Two years ago, I uprooted my entire family (my entire family being a Staff-cross and me), and moved us from Central London to the middle-of-nowhere-shire. Although the decision was tough, it was without doubt the right move: My journey to work now involves braking for pheasants, not for erratic taxi drivers, and I’m woken up by the pleasant sound of cows, instead of my neighbours screaming at each other or coming in at 4 a.m. every day.
However, the other half of my little family didn’t take it so well. Stan, my dog, was a Londoner born and bred, and grew up pounding pavements and sleeping on my bed –- a world away from my countryside friends’ dogs, who work for their keep and live in kennels. Stan had never seen cows, sheep, or tractors –- let alone the miles and miles of fields and forests. In fact, the closest experience he had to anything countryside was the giant police horses in Hyde Park, and the small, shabby parks on our daily walk. Some training was in order to correct his behavior.
It has taken us a while, but Stan has finally stopped dropping to the ground every time a cow approaches us, and he has run off (and gotten lost, and given me numerous heart attacks) in the forests enough to know he has to COME BACK when I call. He has lost his London snobbery, and the both of us wake up to the smell of manure every morning — and the promise of an uninterrupted walk through acres of farmland.
I hope that my experience with Stan can help any other owners considering a move to the countryside, a weekend away, or just a fun day out, to not completely alienate yourself from the locals and give your dog a safe, enjoyable experience.
If you’ve got a dog and live in a town or city, taking the dog out into the country for a day can be a great experience, for you and the dog. However, you need to be sure that your dog will behave when it’s out.
Depending on where you go, some fields will be open for dogs to roam about in, although make sure you abide by any notices on fences: If a farmer or landowner doesn’t want a dog in his or her field, there’s a good reason behind it. Dogs can really let loose, chase rabbits and squirrels, play in long grass, or just mooch around, sniffing the hundreds of new smells that a new location will bring. During some seasons, such as when ground-birds are nesting, dogs must always be kept on a lead.
However, if you can’t call your dog back, you might have a not-so-nice afternoon ahead of you. The last thing you want to do is lose your dog in an area he doesn’t know, so take his lead off only if you know he’ll come back to you without hesitation. If not –- there’s nothing wrong with putting a stretchy lead on and letting your dog have a bit of a wonder, without worrying about his safety and whether you’ll be sprinting around farmland all day trying to catch him.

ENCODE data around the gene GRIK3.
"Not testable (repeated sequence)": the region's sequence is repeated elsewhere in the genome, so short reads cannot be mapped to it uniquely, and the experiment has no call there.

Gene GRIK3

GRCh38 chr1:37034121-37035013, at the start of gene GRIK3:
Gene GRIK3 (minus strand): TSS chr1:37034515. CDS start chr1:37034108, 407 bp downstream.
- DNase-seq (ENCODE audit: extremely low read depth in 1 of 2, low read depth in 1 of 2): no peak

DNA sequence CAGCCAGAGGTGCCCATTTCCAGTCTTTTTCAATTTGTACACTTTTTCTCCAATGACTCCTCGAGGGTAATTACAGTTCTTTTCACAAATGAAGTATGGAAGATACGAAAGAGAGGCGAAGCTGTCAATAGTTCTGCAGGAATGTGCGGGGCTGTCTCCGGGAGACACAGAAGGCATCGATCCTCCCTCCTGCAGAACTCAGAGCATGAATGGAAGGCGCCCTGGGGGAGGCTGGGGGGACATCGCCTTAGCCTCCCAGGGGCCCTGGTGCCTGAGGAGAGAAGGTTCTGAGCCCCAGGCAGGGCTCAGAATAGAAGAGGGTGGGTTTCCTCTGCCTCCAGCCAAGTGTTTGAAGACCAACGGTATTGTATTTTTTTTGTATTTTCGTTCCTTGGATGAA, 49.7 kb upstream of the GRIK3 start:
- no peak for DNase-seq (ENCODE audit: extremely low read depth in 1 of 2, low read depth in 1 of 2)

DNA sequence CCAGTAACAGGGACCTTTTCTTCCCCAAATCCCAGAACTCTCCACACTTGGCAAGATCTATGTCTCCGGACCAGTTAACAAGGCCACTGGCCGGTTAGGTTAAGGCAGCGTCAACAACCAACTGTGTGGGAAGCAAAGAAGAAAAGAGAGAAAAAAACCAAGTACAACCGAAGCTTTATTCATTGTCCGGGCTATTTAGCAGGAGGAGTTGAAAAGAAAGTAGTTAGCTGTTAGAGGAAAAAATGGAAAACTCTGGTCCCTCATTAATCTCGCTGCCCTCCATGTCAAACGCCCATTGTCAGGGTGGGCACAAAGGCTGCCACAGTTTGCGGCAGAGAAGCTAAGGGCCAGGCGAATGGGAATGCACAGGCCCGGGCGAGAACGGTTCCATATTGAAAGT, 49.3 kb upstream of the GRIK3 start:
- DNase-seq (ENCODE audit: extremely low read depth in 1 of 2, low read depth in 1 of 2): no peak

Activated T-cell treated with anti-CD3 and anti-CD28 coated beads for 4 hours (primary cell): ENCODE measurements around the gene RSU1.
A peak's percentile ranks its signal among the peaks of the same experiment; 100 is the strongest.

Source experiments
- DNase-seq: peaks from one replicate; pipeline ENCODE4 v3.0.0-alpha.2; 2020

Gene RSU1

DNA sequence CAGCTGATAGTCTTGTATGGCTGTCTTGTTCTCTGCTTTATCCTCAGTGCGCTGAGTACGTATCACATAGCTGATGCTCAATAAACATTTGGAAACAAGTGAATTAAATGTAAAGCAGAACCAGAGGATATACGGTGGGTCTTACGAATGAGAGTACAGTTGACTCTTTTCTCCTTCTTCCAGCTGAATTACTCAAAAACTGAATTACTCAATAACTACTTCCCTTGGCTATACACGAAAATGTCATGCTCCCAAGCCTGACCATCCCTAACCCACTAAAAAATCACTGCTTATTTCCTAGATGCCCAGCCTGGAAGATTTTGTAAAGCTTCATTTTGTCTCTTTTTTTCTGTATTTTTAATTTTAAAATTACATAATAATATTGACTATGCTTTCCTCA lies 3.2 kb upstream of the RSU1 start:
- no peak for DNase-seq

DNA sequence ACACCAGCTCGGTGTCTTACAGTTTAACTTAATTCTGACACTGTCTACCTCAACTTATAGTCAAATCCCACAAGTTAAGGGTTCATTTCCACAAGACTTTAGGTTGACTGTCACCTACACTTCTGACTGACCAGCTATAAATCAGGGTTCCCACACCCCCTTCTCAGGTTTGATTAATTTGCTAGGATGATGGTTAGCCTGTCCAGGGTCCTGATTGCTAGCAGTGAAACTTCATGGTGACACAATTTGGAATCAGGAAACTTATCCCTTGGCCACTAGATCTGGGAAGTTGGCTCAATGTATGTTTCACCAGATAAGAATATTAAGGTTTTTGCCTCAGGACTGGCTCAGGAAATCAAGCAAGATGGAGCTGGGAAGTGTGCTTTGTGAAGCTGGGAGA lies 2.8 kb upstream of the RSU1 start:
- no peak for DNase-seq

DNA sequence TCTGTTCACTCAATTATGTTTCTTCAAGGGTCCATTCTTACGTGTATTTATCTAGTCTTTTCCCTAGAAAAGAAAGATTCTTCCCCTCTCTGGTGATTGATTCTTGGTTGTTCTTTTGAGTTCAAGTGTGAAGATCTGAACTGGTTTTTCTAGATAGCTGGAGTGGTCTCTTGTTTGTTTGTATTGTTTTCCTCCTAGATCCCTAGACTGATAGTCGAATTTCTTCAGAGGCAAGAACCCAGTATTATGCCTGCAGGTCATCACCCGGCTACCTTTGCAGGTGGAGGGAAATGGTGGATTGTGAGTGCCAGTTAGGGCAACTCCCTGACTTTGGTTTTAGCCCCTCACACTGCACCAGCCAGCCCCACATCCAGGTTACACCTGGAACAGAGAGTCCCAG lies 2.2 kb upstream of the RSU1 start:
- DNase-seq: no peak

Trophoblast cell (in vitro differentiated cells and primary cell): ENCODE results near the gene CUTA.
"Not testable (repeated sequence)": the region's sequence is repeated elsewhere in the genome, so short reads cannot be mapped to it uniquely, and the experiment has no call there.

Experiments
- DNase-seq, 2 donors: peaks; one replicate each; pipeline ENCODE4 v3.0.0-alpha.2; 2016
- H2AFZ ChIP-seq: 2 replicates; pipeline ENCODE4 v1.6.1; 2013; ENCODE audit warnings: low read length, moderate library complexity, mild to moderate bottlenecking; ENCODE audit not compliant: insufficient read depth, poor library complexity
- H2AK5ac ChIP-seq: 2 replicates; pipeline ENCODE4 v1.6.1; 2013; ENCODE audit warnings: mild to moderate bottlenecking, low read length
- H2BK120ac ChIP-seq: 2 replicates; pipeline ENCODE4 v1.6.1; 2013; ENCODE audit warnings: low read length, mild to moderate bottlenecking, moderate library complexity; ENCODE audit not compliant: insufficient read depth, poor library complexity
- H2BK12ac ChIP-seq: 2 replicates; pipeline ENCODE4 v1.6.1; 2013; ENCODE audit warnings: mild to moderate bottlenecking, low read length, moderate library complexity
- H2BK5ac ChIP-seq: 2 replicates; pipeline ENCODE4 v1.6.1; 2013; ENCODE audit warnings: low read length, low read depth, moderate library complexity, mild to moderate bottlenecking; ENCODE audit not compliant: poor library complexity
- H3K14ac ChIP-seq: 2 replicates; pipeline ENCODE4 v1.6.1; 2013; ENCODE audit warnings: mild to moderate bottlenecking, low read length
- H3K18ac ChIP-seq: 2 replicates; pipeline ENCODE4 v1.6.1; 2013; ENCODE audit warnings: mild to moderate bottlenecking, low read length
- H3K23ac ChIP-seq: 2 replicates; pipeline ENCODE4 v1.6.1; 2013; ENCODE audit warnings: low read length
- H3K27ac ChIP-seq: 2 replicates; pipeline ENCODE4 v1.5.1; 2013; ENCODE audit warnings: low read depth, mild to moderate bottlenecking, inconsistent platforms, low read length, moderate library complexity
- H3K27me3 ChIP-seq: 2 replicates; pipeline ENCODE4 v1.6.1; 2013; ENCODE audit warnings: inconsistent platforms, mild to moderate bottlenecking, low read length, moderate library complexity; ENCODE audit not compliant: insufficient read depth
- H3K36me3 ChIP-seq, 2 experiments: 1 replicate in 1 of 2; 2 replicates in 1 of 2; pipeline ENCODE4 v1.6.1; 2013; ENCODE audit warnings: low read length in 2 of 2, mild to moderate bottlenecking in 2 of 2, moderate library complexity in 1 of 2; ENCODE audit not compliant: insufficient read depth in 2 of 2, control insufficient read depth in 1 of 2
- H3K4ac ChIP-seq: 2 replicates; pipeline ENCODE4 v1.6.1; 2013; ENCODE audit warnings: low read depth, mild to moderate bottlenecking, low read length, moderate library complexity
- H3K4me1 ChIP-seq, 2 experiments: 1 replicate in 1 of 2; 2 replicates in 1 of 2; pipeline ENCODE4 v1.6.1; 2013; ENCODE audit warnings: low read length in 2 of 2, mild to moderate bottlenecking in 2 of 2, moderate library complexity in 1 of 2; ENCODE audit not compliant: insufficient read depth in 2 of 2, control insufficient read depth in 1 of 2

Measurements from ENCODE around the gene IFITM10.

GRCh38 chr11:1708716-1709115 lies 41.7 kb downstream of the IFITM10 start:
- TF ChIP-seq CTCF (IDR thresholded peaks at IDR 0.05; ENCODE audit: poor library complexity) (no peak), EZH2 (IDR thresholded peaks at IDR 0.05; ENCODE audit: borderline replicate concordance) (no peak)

If your dog has grown up in a town or city environment, introducing him to countryside animals can bring about a huge number of reactions — wholly depending on how you do it and what your dog’s personality is like. Ensure that he’s on a lead whenever presented with farm animals: They’re a farmer’s livelihood, and should your dog think it’s fun to chase them or try to attack, you have a huge problem. Similarly, you wouldn’t want your dog to get chased and kicked, so make sure you and the pooch are one side of the fence, and the animals are on the other!
Let your dog suss the situation out. Some might not pay attention to a field full of sheep, but some might think the critters are a nightmare reincarnated. Don’t rush it, and if you’re worried, reroute, and leave the bigger animals for another day.
It’s against the law to have a dog off the lead, terrorising farm animals and horses, and farmers can shoot a dog chasing their animals.
If it’s a sunny day, you probably won’t be the only ones out enjoying the weather. Not only will you have the normal sights, such as other dog walkers, joggers, and cyclists, you’ll be faced with horse-riders and maybe a couple of tractors. Unless you’re positive that your dog will remain by your heel as a horse goes past, put a lead on. The risk isn’t worth it, for you and the rider. A dog, regardless of its intentions, can be a scary thing for a horse, and you don’t know whether any horse fears dogs, whether it has been attacked, or whether it’s young and inexperienced. Allowing your dog to run between its legs, or around it, could result in a nasty accident.
If a horse strikes out or moves quickly, your dog could get kicked or trampled, both of which can be fatal. Always err on the side of caution, and give horses and riders enough space. If your dog has never seen a horse before, take some time to stand quietly and let him take it in -– they’re (usually!) big animals and can be quite intimidating, especially to a nervous or young dog.
As heavy farm machinery might be in abundance on the roads and fields, keep an eye on your dog if you hear it rumbling toward you, especially with countryside lanes being so narrow!
Here are a couple of pointers to keep you in farmers’ good-books, if you’re not familiar with countryside lore:
This post was written by David Lewzey of helpucover, who provide insurance for dogs, cats and rabbits in the UK, including lifetime dog insurance. helpucover is a trading style of Pinnacle Insurance plc.